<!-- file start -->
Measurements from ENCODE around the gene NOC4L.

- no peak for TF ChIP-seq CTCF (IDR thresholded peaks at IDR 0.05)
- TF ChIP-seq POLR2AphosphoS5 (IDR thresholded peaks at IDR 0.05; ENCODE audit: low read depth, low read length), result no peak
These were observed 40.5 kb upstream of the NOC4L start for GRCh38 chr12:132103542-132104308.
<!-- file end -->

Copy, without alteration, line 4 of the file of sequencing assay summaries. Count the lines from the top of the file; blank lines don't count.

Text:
These were observed 40.5 kb upstream of the NOC4L start for GRCh38 chr12:132103542-132104308.